Once you’ve chosen your challenge, collecting and activating power-ups is the most important part of daily gameful living. That’s because in order to rebound from stress and tackle major life obstacles successfully, you need what scientists call high vagal tone. And power-ups are the best way to get it.
Vagal tone refers to the health of your vagus nerve, which stretches all the way from your brain to your intestines. The vagus nerve touches your heart, lungs, voicebox, ears, and stomach, helping to regulate virtually every important function in your mind and body, from your emotions to your heart rate to your breathing rate to your muscle movement to your digestion.1
Because the vagus nerve is so essential to so many biological and psychological functions, its health is an excellent measure of your mind-and-body resilience. Nearly twenty-five years of research, in fact, has consistently shown that the tone, or strength, of the vagus nerve is the single best measure of how effectively a person’s heart, lungs, and brain respond to stress.2
If you want to get a more concrete feel of what vagal tone is, try this trick: place your fingers on the pulse point on the side of your neck. Feel your pulse for a few seconds to get a sense of its speed. Now start to breathe in and out as slowly as you can.
You should notice that your pulse subtly quickens on the inhalation and slows on the exhalation. It might be easier to notice if you mentally count each beat of the heart. Take a minute now to feel this.
This subtle difference between your pulse when you inhale and exhale is what scientists call respiratory sinus arrhythmia, or RSA for short.3 Arrhythmia literally means “without a steady beat”; most people associate the term with potentially dangerous heart conditions in which the heartbeat changes erratically. However, a variable heart rate—within certain bounds—is absolutely healthy, normal, and necessary. If your heart rate didn’t increase during inhalation and decrease during exhalation, you would be at a higher risk for heart attack, stroke, aging-related cognitive decline, and stress-induced illness.4 In fact, the more pronounced the difference between your inhalation and exhalation heart rates, the better.
The bigger the difference, the stronger your RSA—and therefore the stronger your vagal tone. The stronger the vagal tone, the better able you are to control your emotions and thoughts, the more physical pain you can withstand, and the less likely you are to suffer a variety of ailments, from diabetes and irritable bowel syndrome to social anxiety, loneliness, depression, and post-traumatic stress disorder.5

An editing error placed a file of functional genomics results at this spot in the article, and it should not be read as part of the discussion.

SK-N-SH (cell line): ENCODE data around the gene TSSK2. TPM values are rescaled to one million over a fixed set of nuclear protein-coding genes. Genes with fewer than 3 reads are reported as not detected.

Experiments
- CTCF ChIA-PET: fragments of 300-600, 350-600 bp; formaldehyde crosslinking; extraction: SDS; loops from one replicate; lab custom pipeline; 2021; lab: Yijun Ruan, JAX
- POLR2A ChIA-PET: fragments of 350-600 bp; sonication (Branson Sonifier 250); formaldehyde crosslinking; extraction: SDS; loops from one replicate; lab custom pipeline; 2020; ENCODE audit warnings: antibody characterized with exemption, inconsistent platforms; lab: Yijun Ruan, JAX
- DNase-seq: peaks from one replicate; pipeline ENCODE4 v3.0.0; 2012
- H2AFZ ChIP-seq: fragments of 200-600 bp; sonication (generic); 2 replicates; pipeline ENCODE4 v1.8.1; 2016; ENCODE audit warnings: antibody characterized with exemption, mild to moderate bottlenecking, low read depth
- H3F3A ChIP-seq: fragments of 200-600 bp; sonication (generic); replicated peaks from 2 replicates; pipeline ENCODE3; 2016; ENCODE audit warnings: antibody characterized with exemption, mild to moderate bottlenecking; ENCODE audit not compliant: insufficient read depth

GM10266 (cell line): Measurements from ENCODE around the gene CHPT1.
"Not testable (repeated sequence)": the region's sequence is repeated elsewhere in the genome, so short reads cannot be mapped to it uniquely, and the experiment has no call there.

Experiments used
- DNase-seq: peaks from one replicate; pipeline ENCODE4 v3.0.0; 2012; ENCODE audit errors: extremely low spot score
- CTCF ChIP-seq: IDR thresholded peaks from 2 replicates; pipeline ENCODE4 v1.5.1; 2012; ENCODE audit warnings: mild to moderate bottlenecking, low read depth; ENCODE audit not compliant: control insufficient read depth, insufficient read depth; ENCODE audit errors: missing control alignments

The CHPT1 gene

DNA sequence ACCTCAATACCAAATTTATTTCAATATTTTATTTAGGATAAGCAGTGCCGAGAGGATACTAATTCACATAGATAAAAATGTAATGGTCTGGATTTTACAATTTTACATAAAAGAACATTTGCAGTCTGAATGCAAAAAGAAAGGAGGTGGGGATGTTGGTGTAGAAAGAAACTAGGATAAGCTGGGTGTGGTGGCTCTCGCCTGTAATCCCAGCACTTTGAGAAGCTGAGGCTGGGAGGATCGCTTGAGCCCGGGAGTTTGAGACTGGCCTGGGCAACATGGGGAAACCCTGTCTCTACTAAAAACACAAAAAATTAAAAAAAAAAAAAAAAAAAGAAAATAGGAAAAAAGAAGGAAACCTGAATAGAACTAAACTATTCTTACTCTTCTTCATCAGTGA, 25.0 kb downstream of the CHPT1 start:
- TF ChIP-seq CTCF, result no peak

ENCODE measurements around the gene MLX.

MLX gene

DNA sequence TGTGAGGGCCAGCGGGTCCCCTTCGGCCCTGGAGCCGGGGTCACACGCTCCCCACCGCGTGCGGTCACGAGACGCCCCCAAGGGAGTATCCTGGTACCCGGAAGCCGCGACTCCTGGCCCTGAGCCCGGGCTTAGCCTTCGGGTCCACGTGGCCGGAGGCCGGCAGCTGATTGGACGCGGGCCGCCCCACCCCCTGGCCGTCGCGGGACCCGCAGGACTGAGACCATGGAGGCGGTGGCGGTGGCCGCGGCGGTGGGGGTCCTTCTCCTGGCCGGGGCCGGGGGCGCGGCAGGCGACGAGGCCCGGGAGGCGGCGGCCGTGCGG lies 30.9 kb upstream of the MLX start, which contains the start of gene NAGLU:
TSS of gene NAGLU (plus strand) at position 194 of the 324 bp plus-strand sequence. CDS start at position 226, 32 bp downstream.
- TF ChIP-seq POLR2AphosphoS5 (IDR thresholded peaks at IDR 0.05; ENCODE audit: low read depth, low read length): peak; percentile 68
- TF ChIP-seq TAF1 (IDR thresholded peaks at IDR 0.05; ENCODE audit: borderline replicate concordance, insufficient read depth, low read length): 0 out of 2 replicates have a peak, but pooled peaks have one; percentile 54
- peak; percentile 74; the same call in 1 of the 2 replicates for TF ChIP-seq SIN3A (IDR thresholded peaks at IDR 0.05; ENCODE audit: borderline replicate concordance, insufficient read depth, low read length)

Dr. Stephen Porges, a neuroscientist at the University of North Carolina at Chapel Hill, was the first researcher to identify vagal tone as a physiological marker of stress vulnerability, and he has continued to research it for decades. He argues that increasing vagal tone is the best all-around mental and physical health intervention possible. That’s because, he explains, what determines your mental and physical health is not the presence or absence of a stressful life event or even how you react to such an event; it’s your neurophysiologic state, or mind-body strength, before a stressful life event occurs. Depending on how much strength you’ve built up, you will either be more resilient and therefore better able to experience growth, or more vulnerable and therefore likely to experience negative impacts.
By now you’re probably wondering how strong your vagal tone is and whether there’s a way for you to measure and compare it with others’.
If you were a participant in a formal scientific study, researchers would measure your vagal tone using sophisticated laboratory equipment: echocardiogram (ECG) electrodes would track your heart rate, while “pneumatic bellows” strapped around your chest would measure the rise and fall of your breath. This would produce a very precise RSA number that could be deemed high, low, or average.
Assuming you don’t have this equipment lying around at home, you’re not going to get an accurate RSA number just by taking your own pulse. But don’t give up yet: there’s another way to put a number to your vagal tone, one that doesn’t require any special equipment at all. In fact, it doesn’t even measure your breath or heart rate. Instead, it measures your rate of emotions—specifically, how many positive emotions you feel in the course of a day compared with how many negative emotions you feel. Although this measure, known as emotional ratio, may seem highly subjective, scientific studies have shown it to predict vagal tone quite effectively. The higher the ratio between positive and negative emotions you feel daily, the stronger your vagal tone.6